When Democrats controlled the White House and Congress, in 1964, they insisted on civil-rights legislation that focused on the more moderate goal of eliminating racial discrimination against individuals. This, they said, respected American principles. The government remained reactive under their plan, responding when individual rights were violated, rather than proactively combating institutional racism.
When it came to health care, the Medicare bill of 1965 was a watered-down version of the far bolder health-care proposals that Democrats floated in the 1940s — unsuccessfully. To avoid another defeat, Democrats decided to narrow their ambitions with a limited program to provide hospital insurance coverage just to the elderly. Medicare was created within Social Security to bolster political support, using its regressive self-financed tax system. The government refrained from regulating the prices hospitals could charge. Blue Cross and Blue Shield handled the insurance.
Even when Southern Democrats lost their power in Congress, united government did not result in a dramatic swing to the left. President Jimmy Carter struggled with the various factions within the Democratic Party over energy independence, welfare reform, defense spending and more. United government did not help the president overcome horrible relations with legislators in his own party. Carter’s concern with inflation trumped his worries about unemployment.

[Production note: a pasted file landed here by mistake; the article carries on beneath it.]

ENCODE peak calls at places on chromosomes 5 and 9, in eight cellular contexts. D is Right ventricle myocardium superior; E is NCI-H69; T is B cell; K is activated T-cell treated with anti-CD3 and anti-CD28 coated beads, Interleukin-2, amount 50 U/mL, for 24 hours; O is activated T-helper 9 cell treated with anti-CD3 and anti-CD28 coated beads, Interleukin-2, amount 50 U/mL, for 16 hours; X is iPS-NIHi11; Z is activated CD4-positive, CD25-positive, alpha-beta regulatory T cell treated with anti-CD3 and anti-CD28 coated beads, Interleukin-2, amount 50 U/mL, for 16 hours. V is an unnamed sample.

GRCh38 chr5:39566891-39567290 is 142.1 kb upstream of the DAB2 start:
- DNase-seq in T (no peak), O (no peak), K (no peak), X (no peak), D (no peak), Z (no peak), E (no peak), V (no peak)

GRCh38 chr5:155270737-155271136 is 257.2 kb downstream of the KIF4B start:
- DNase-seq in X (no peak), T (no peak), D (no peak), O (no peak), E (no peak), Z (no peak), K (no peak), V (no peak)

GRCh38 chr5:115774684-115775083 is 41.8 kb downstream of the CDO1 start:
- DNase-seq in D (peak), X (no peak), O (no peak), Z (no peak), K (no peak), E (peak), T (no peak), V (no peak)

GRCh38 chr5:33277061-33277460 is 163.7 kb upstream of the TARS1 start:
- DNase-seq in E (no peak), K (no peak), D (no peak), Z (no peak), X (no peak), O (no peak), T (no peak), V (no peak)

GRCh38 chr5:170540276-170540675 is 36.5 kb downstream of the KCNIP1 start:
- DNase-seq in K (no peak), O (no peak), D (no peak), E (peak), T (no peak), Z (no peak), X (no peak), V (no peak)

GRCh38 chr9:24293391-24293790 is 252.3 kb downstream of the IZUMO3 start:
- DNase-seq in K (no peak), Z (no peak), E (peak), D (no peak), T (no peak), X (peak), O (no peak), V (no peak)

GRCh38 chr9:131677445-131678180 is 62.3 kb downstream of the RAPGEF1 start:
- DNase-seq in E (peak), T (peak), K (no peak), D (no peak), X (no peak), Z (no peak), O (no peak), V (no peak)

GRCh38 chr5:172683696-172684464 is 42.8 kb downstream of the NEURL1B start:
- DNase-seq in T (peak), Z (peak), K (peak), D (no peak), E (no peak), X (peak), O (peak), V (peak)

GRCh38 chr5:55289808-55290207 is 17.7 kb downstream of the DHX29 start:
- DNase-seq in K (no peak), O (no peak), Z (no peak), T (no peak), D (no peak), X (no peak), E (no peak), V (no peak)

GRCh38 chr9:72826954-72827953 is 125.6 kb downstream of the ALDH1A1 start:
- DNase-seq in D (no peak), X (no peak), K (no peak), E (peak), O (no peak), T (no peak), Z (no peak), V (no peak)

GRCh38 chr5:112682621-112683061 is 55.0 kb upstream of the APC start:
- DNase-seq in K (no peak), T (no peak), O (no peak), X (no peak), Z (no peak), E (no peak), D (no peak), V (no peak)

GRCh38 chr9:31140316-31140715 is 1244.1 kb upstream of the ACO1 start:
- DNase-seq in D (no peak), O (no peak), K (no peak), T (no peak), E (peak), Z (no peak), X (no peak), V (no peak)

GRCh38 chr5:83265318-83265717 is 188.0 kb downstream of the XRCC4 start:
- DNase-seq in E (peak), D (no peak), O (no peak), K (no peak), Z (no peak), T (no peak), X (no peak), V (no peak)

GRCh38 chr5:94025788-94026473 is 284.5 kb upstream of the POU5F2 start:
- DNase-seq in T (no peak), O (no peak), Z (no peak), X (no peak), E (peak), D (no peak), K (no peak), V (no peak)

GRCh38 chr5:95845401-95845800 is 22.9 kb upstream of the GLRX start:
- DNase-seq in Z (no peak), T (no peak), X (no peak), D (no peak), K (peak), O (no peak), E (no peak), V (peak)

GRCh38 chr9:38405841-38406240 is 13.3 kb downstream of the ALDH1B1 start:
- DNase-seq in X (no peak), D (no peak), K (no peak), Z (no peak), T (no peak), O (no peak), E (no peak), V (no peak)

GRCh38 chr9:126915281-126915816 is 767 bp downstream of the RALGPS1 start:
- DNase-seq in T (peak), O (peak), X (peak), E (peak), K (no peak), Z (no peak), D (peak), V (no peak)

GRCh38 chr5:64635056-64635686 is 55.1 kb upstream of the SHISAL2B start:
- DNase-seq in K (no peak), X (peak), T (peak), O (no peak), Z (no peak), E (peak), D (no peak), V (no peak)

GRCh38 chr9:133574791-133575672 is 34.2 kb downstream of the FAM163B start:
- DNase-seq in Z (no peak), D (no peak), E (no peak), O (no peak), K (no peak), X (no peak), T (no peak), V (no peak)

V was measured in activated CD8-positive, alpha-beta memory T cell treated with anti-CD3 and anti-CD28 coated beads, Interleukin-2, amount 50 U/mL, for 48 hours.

Conservative grass-roots activists took advantage of these problems by allying with the GOP congressional minority in the Congress to stifle measures like SALT II.
President Bill Clinton did not fare much better. Democrats controlled Washington, but Clinton decided to start his term with deficit reduction and free trade. When he proposed health-care reform, it was a far cry from the single-player, national health insurance models that had been championed by Democrats like Sen. Edward M. Kennedy. And even that legislation did not make it through Congress.